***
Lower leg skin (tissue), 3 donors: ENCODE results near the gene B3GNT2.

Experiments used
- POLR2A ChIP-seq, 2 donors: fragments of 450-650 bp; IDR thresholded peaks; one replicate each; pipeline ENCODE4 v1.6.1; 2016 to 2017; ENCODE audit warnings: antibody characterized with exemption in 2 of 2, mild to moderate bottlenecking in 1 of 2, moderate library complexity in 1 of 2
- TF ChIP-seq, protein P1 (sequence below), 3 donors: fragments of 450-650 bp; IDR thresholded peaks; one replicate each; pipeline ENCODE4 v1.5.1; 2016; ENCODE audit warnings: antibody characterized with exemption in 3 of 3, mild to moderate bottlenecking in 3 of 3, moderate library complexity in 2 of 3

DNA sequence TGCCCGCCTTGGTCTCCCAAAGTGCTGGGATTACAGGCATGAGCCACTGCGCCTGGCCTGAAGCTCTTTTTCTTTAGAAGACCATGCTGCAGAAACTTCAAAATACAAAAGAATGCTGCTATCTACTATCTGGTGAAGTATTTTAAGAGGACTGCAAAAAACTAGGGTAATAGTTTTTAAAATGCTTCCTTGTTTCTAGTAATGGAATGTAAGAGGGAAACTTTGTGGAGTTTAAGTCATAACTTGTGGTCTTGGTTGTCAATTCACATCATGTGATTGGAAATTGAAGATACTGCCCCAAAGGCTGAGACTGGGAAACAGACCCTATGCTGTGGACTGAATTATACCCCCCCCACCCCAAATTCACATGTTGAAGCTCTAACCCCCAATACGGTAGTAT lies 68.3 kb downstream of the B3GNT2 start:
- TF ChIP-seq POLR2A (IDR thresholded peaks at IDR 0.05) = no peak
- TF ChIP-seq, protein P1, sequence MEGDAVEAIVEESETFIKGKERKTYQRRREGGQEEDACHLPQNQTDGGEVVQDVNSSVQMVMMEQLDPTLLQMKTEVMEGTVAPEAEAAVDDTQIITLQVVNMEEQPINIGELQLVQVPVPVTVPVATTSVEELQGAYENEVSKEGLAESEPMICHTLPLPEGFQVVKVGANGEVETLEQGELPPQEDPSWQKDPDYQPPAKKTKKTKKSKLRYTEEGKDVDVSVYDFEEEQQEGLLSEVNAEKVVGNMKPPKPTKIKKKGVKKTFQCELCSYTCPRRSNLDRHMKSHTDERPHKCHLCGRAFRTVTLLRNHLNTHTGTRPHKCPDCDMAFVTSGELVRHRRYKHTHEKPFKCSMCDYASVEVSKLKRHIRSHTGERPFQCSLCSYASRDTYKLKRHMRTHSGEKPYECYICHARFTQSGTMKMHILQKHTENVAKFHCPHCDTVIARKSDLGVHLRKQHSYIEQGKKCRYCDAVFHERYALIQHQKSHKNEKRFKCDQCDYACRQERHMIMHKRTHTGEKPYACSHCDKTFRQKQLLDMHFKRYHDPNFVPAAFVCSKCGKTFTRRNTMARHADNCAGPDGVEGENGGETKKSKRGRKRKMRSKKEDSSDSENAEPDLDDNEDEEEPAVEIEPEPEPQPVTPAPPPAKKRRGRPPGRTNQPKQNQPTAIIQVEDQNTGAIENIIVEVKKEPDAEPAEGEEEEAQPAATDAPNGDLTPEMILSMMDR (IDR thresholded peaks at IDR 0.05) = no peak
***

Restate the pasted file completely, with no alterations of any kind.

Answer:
Lower leg skin (tissue), 3 donors: ENCODE results near the gene B3GNT2.

Experiments used
- POLR2A ChIP-seq, 2 donors: fragments of 450-650 bp; IDR thresholded peaks; one replicate each; pipeline ENCODE4 v1.6.1; 2016 to 2017; ENCODE audit warnings: antibody characterized with exemption in 2 of 2, mild to moderate bottlenecking in 1 of 2, moderate library complexity in 1 of 2
- TF ChIP-seq, protein P1 (sequence below), 3 donors: fragments of 450-650 bp; IDR thresholded peaks; one replicate each; pipeline ENCODE4 v1.5.1; 2016; ENCODE audit warnings: antibody characterized with exemption in 3 of 3, mild to moderate bottlenecking in 3 of 3, moderate library complexity in 2 of 3

DNA sequence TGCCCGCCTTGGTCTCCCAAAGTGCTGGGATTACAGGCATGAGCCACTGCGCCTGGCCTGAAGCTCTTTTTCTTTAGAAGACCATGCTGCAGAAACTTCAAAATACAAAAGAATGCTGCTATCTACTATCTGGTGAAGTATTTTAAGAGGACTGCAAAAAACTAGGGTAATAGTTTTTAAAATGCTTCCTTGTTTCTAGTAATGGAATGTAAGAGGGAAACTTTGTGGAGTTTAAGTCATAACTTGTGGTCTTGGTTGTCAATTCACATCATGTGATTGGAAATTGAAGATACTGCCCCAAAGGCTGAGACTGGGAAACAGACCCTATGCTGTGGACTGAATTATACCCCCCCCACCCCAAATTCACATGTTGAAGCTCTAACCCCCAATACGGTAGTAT lies 68.3 kb downstream of the B3GNT2 start:
- TF ChIP-seq POLR2A (IDR thresholded peaks at IDR 0.05) = no peak
- TF ChIP-seq, protein P1, sequence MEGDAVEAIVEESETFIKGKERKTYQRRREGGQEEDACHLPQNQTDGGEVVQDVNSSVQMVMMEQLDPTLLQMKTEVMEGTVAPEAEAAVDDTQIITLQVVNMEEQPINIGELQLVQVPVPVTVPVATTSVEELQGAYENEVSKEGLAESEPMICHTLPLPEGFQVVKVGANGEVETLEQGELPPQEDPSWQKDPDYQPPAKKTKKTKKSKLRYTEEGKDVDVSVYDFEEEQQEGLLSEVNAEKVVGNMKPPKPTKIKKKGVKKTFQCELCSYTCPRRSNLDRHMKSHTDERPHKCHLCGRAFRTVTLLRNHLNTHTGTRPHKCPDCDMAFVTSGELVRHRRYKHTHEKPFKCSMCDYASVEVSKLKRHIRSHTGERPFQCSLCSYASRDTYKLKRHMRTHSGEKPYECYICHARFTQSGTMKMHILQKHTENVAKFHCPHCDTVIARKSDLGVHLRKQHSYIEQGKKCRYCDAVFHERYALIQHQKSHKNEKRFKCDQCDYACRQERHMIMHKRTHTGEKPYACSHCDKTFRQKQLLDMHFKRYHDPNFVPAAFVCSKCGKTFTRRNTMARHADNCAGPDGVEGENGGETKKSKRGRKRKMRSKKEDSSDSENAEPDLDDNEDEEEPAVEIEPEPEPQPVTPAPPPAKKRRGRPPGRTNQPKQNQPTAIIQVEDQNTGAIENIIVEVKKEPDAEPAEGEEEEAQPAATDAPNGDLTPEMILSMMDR (IDR thresholded peaks at IDR 0.05) = no peak